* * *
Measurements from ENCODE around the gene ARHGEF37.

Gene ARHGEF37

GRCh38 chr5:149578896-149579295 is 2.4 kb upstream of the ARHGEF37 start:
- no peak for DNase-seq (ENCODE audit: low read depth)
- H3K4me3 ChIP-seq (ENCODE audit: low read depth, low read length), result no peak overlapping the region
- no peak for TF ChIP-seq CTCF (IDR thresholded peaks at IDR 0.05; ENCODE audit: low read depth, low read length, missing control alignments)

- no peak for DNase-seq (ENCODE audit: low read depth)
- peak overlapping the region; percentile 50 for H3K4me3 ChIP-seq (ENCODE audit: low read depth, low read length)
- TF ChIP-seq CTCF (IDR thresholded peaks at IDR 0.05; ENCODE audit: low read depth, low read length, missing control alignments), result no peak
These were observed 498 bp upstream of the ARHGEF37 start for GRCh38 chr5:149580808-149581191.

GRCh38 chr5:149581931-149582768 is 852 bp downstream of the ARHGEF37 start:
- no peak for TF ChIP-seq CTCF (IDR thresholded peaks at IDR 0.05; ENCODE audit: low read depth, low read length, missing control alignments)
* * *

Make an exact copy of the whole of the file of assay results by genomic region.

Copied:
Measurements from ENCODE around the gene ARHGEF37.

Gene ARHGEF37

GRCh38 chr5:149578896-149579295 is 2.4 kb upstream of the ARHGEF37 start:
- no peak for DNase-seq (ENCODE audit: low read depth)
- H3K4me3 ChIP-seq (ENCODE audit: low read depth, low read length), result no peak overlapping the region
- no peak for TF ChIP-seq CTCF (IDR thresholded peaks at IDR 0.05; ENCODE audit: low read depth, low read length, missing control alignments)

- no peak for DNase-seq (ENCODE audit: low read depth)
- peak overlapping the region; percentile 50 for H3K4me3 ChIP-seq (ENCODE audit: low read depth, low read length)
- TF ChIP-seq CTCF (IDR thresholded peaks at IDR 0.05; ENCODE audit: low read depth, low read length, missing control alignments), result no peak
These were observed 498 bp upstream of the ARHGEF37 start for GRCh38 chr5:149580808-149581191.

GRCh38 chr5:149581931-149582768 is 852 bp downstream of the ARHGEF37 start:
- no peak for TF ChIP-seq CTCF (IDR thresholded peaks at IDR 0.05; ENCODE audit: low read depth, low read length, missing control alignments)